Lunar Reconnaissance Orbiter Camera

About LROC

What is LROC?

The Lunar Reconnaissance Orbiter Camera, or LROC, is a system of three cameras mounted on the Lunar Reconnaissance Orbiter (LRO) that capture high resolution black and white images and moderate resolution multi-spectral images of the lunar surface.

LROC Narrow Angle Camera (NAC)

LROC consists of two Narrow Angle Cameras (NACs) that are designed to provide 0.5 meter-scale panchromatic images over a 5 km swath, and a Wide Angle Camera (WAC) that provides images at a scale of 100 meters/pixel in seven color bands over a 60 km swath. The Sequence and Compressor System (SCS) supports data acquisition for both cameras.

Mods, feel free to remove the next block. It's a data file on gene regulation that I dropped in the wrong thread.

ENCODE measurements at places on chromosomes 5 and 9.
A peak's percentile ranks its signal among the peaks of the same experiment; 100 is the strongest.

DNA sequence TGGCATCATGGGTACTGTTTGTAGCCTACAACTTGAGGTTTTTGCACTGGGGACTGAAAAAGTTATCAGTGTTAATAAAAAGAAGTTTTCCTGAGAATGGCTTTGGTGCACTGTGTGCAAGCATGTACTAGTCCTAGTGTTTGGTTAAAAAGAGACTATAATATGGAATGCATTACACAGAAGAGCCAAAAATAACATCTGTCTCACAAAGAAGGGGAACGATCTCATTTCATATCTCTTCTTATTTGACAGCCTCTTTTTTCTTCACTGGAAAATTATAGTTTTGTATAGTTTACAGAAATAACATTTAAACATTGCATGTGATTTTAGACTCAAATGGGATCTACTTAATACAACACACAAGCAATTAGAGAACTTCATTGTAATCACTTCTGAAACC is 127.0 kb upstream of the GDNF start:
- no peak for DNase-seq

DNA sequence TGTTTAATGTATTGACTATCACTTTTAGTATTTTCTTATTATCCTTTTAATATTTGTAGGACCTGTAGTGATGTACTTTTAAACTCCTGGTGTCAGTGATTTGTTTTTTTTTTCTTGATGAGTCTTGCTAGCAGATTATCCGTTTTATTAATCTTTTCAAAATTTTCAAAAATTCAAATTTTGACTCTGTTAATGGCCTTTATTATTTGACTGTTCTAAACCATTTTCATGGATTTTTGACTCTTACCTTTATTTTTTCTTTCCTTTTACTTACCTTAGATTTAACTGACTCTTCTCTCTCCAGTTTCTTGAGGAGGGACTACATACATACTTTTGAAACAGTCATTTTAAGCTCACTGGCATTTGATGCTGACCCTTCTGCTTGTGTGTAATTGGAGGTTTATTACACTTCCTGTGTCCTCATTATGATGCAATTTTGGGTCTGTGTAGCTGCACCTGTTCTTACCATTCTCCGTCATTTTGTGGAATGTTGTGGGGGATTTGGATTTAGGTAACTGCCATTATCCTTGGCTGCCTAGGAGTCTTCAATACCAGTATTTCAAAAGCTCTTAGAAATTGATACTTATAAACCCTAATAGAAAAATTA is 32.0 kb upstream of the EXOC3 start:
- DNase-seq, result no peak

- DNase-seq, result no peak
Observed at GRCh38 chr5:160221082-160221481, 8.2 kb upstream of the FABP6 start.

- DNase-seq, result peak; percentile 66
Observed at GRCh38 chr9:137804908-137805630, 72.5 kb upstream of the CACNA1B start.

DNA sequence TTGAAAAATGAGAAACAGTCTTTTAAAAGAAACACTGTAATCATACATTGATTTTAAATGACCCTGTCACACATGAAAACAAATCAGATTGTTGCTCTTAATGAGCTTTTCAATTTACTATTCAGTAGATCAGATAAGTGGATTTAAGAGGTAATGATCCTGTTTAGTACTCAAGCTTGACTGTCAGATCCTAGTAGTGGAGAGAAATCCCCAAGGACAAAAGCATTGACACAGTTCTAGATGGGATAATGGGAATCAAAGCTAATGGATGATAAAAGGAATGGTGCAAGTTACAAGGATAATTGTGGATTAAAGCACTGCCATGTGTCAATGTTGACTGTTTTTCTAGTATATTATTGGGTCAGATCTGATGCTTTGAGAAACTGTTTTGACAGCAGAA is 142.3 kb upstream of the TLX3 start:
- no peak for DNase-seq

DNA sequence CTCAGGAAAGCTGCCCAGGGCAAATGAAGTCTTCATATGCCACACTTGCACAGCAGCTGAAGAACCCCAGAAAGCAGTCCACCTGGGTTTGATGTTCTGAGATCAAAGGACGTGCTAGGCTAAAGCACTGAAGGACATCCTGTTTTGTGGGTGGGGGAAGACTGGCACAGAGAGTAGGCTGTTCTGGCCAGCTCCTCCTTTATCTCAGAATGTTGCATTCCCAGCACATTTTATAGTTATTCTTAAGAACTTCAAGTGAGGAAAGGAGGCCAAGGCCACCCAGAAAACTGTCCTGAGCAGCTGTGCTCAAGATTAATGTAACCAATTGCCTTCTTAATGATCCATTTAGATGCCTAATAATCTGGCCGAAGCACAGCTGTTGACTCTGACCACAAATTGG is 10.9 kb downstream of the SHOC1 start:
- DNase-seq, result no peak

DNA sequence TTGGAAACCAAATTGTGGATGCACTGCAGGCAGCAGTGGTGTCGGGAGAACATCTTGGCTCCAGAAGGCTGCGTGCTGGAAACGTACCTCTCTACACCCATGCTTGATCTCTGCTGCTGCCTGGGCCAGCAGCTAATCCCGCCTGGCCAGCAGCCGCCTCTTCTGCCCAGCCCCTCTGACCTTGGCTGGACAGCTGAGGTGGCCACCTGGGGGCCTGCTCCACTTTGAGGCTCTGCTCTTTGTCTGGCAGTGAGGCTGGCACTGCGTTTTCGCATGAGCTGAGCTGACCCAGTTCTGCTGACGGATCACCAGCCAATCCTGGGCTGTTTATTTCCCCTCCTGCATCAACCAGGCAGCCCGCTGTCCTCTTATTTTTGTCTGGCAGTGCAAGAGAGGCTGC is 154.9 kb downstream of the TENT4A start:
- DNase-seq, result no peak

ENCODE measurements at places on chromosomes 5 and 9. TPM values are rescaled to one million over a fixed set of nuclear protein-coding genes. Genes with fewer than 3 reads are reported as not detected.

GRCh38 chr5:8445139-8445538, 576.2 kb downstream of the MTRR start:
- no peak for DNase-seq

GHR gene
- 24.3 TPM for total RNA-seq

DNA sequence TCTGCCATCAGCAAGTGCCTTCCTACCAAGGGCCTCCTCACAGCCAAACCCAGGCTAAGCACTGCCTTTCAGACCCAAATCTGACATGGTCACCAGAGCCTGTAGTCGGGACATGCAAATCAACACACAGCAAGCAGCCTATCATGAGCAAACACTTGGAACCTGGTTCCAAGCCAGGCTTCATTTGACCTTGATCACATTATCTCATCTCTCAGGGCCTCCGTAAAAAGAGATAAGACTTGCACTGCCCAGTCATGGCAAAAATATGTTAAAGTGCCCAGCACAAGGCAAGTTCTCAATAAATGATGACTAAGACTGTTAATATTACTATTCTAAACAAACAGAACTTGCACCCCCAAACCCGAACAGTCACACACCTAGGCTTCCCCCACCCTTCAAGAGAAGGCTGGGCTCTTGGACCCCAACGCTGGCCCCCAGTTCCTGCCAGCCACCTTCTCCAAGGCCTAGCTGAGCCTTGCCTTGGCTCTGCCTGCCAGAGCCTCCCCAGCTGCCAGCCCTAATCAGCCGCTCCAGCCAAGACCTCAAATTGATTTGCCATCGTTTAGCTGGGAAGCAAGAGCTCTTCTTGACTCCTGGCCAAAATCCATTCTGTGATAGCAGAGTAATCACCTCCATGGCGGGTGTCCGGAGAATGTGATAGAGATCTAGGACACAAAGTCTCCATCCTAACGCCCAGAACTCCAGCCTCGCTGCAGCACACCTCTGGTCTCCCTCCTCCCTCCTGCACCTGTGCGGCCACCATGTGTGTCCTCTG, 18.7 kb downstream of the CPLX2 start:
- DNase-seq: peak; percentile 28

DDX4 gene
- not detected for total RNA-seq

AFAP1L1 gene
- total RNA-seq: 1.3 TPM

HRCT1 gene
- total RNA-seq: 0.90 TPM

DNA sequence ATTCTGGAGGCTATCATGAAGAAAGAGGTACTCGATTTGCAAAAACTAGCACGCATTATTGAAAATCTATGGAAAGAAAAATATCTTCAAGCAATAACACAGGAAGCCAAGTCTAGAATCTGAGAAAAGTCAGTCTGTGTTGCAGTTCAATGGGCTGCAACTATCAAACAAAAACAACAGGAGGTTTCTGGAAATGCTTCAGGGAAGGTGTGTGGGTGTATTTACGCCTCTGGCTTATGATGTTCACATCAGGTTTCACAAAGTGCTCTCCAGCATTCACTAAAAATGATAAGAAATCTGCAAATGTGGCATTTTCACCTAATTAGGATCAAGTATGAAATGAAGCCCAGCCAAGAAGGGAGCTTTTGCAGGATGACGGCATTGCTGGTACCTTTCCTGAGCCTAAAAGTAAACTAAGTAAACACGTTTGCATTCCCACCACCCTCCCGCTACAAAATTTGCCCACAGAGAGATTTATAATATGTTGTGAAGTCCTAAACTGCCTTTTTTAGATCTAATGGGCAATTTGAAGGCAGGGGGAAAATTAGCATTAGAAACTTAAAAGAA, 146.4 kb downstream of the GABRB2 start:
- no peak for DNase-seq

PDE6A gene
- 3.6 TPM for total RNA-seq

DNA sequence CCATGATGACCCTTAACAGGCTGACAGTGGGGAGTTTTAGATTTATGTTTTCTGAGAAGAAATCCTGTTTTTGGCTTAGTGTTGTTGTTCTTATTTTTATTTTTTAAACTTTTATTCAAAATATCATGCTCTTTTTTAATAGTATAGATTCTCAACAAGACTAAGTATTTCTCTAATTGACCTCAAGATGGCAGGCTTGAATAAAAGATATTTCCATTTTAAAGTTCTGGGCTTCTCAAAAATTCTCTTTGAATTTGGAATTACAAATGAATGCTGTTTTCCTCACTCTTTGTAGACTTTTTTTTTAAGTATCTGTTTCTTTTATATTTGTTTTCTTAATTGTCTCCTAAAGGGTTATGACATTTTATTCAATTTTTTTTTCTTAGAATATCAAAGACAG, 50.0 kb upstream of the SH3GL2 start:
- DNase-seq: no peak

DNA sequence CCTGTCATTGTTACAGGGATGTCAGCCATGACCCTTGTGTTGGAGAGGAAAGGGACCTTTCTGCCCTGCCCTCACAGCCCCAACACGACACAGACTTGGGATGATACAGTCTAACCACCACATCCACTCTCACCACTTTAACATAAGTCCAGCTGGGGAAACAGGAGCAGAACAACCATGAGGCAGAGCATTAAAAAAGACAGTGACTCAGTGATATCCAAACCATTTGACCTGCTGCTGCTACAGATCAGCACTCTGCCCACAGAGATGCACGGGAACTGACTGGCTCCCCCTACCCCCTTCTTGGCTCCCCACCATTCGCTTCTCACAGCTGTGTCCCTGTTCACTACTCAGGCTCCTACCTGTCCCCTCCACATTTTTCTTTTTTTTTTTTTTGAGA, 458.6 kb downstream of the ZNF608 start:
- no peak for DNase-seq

LROC Wide Angle Camera (WAC)
LROC Sequence and Compressor System (SCS)

LROC is a modified version of the Mars Reconnaissance Orbiter's ConTeXt Camera (CTX) and Mars Color Imager (MARCI).

What is LRO?

Lro lcross launchphoto
Lunar Reconnaissance Orbiter (LRO) Launch. Photo credit: Pat Corkery, United Launch Alliance

In June of 2009, NASA launched the Lunar Reconnaissance Orbiter, a robotic spacecraft, now orbiting the Moon at an altitude of 50-200 km. LRO's primary objective is to make fundamental scientific discoveries about the Moon.

LROC is one of seven instruments on board LRO. Together, these instruments have a downlink allocation of 310 Gbits per Ka band pass and up to 4 passes per day. That translates into 155 GBytes per day of data or 56,575 GBytes per year (55 TBytes). These data are processed by each respective instrument's Science Operation Center (SOC) with the final products being delivered to the NASA Planetary Data System (PDS).

Lro in orbit
Rendering of Lunar Reconnaissance Orbiter (LRO) in orbit